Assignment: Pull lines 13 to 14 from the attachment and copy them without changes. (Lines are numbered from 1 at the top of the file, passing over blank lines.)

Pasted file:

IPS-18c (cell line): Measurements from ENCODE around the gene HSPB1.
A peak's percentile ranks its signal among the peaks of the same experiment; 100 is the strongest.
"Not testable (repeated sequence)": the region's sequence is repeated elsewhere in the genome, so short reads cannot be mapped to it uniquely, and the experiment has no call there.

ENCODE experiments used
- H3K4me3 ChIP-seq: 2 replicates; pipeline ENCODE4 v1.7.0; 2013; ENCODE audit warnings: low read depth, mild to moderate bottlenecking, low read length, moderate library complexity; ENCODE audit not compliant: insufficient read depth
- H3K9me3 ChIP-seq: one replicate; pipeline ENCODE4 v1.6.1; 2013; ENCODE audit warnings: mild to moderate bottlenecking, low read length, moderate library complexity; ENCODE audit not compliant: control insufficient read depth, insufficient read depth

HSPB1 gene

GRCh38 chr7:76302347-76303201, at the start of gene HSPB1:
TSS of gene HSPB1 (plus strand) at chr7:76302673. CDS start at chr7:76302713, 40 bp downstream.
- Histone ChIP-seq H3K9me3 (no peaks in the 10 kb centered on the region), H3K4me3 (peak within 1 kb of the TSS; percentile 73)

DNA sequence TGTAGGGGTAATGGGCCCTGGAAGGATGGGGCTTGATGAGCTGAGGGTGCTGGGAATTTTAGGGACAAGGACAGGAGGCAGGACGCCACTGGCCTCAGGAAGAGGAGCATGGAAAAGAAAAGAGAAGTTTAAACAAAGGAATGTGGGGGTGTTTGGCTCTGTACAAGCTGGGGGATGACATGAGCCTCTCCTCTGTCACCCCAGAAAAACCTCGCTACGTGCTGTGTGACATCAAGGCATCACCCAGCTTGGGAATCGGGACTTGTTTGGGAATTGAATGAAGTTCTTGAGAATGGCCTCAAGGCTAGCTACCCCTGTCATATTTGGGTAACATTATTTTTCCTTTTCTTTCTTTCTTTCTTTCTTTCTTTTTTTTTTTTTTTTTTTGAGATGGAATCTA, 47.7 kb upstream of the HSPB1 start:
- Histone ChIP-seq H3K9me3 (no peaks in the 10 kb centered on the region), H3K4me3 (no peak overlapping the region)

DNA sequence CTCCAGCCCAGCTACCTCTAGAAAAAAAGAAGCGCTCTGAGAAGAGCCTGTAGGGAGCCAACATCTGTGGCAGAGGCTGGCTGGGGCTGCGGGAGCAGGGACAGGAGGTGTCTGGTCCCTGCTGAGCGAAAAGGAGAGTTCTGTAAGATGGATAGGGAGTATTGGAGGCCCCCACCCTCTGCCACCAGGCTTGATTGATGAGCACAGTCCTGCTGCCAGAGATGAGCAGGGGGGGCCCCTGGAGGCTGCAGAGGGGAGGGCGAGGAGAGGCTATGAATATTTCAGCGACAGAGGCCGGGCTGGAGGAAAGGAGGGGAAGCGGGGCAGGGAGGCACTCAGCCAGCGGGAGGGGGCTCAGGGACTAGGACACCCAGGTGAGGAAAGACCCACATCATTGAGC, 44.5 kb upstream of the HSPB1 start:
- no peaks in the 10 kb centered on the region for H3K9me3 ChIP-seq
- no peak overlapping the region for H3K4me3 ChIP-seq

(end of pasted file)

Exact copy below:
DNA sequence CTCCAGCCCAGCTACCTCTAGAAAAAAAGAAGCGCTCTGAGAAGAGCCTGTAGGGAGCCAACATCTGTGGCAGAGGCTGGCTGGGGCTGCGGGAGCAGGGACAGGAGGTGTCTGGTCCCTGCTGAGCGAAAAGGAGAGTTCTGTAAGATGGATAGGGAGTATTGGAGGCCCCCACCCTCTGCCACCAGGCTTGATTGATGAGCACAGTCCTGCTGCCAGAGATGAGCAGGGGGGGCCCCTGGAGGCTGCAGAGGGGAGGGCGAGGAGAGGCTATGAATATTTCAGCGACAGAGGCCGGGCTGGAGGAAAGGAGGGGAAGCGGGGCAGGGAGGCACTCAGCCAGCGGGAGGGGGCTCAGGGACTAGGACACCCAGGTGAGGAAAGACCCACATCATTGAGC, 44.5 kb upstream of the HSPB1 start:
- no peaks in the 10 kb centered on the region for H3K9me3 ChIP-seq